It has been no open secret that a large part of black money generated in any form has conventionally been diverted to the acquisition of real estate assets for the past several years. This, in turn, has led to an exponential increase in real estate valuations. Information backed by credible data sources alludes to the fact that the real estate sector in the country is hub to Benami transactions. A property transaction can be termed as Benami where the beneficiary and real owner is hidden behind the person who is shown as the owner in the records as the registered owner of the property. A key challenge for the government arose in the form of assessing the correct number of Benami property transactions in India. In fact, this could be described as one of the main reasons why the government was compelled to declare Benami transactions a criminal offence under the Benami Transactions (Prohibition) Amendment Act 2016.
Establishing the money trial of a Benami transaction can be a complicated task. In order to prove the veracity of an unscrupulous transaction, it becomes essential to lift the veil and differentiate between the actual owner and the owner whose name is registered in the records. It is easy to hide the trail of the money paid to acquire the real estate and the name of the actual beneficial owner if there is a way to hide the identity of the party acquiring the real estate.
With an aim to curbing corruption, black money generation and keeping a check on ‘Benami’ transactions in real estate, a plea was filed in the Delhi High Court seeking the linking of property documents of citizens with their Aadhaar number. The Delhi High Court, on October 15, 2019 has sought the response of the Unique Identification Authority of India (UIDAI) on the plea and the matter is subjudice. The roll-out of Aadhaar-driven linkage for property registration is being envisaged as a key structural reform and policy decision to ensure transparency and accountability in the real estate sector. In addition to key reforms like demonetization and the implementation of RERA, Aadhaar authentication of property documents would act as an additional verification layer and deter unscrupulous investors from indulging in fraudulent practices in real estate.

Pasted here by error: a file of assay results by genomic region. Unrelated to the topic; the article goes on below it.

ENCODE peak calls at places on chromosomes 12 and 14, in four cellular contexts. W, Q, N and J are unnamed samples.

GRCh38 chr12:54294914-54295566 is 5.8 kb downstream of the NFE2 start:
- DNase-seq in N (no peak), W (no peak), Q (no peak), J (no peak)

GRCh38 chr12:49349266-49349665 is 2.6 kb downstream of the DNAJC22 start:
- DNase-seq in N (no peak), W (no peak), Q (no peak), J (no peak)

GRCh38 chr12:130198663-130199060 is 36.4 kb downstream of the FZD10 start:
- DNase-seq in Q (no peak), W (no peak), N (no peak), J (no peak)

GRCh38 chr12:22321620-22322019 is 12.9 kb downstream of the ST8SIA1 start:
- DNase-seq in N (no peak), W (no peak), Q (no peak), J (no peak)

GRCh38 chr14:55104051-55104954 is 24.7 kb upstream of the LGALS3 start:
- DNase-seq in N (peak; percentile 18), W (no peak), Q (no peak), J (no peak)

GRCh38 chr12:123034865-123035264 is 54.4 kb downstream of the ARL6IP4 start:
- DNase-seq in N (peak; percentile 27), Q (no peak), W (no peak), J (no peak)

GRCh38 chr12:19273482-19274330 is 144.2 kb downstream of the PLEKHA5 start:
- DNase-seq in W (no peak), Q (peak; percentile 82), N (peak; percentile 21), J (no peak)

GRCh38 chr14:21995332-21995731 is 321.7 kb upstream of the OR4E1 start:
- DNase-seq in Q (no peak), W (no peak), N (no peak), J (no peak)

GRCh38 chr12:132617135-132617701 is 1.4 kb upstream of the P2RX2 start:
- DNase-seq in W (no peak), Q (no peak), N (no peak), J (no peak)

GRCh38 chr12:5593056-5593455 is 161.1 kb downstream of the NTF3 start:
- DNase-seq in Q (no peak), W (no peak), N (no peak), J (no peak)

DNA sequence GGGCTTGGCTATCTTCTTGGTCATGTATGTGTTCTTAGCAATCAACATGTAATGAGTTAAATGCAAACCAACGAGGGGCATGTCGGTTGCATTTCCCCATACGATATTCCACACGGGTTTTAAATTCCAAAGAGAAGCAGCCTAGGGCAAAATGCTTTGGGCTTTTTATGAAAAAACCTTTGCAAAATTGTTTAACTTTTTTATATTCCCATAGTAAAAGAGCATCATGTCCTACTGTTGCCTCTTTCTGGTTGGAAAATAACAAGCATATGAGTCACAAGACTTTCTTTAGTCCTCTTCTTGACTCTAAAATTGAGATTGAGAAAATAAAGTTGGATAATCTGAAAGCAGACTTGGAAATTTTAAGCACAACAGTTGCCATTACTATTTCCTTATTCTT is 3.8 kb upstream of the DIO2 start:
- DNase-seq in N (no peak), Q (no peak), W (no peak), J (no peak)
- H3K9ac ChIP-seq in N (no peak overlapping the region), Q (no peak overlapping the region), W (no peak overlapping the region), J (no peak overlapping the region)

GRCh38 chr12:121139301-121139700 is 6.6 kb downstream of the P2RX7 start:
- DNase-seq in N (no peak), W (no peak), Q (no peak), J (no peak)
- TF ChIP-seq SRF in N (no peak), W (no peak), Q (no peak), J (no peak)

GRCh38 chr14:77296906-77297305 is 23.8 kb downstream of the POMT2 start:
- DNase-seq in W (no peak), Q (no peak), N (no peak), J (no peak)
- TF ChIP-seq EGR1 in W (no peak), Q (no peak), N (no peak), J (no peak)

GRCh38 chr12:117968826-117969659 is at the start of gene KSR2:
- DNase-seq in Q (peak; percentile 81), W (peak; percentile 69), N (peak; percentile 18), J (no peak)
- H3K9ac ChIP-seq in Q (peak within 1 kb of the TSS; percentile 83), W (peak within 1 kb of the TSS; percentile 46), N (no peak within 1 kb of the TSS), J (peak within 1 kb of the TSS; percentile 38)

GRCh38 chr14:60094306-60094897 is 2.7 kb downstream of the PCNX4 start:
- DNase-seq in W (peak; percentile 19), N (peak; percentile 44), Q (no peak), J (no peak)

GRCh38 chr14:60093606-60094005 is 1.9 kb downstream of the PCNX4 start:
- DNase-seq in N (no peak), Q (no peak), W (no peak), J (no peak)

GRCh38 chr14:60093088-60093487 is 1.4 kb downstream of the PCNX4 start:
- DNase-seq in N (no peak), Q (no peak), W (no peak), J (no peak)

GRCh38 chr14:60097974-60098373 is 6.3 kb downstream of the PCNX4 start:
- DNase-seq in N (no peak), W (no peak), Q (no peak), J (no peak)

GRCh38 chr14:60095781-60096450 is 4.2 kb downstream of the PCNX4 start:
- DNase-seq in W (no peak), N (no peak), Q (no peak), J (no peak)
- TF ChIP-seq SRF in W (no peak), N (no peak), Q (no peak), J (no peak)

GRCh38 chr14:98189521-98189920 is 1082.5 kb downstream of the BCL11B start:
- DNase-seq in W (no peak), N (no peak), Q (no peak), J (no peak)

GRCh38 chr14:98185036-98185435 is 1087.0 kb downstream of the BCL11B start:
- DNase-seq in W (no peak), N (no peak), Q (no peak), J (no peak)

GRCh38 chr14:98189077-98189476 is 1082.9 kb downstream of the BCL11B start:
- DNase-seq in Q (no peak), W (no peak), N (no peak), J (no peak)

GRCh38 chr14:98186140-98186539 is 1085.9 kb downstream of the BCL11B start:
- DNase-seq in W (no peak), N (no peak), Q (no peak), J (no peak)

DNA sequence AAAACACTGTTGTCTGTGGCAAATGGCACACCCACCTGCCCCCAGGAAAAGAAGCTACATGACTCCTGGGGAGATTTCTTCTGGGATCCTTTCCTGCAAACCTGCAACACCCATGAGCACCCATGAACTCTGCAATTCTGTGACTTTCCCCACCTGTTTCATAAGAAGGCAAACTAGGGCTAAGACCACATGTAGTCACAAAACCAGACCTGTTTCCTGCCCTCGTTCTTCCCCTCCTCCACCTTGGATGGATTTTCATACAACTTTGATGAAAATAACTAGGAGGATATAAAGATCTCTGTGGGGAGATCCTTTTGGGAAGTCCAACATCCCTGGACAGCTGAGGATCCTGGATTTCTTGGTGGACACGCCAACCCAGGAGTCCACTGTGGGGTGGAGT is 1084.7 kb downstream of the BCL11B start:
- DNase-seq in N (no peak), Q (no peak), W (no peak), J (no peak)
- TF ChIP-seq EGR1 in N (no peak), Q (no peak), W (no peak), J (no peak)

A key benefit derived from the linking of Aadhaar card details to real estate purchase will be the easy identification of the actual seller and buyer when property sale and purchase is undertaken. At the click of a mouse, it will become easy to establish the actual number of properties held in the name of a particular person. If the Aadhaar card of a prospective seller or buyer is linked to property acquisition, it would become difficult or rather impossible to conceal the identity of the actual owner. It would also help in substantially reducing and, over a period of time, eliminating cash transactions in the Indian real estate sector.
With real estate transactions and property purchases becoming less opaque, the real estate sector would become less murky. Persons who claim to represent agencies indulging in criminal activities or handling proceeds of crime in the form of black money will find it virtually impossible to use illegal funds to acquire real estate assets in Benami form.
Aadhaar authentication is also a key step in making the real estate sector more formalized and structurally organized. It will go a long way in establishing ease of transactions in property purchases and emerge as a key factor in attaining the government’s objective of ‘Housing for All’ by 2022. With the creation of a regulated real estate eco-system, the initiative also holds the potential to instil confidence in genuine, hard-working and honest home-buyers with the promise of timely delivery of housing units. It will also prove to be a key factor in reducing the price overhype in Indian real estate and usher in much-needed price rationalization in the sector to make home-buying transactions an increasingly affordable proposition.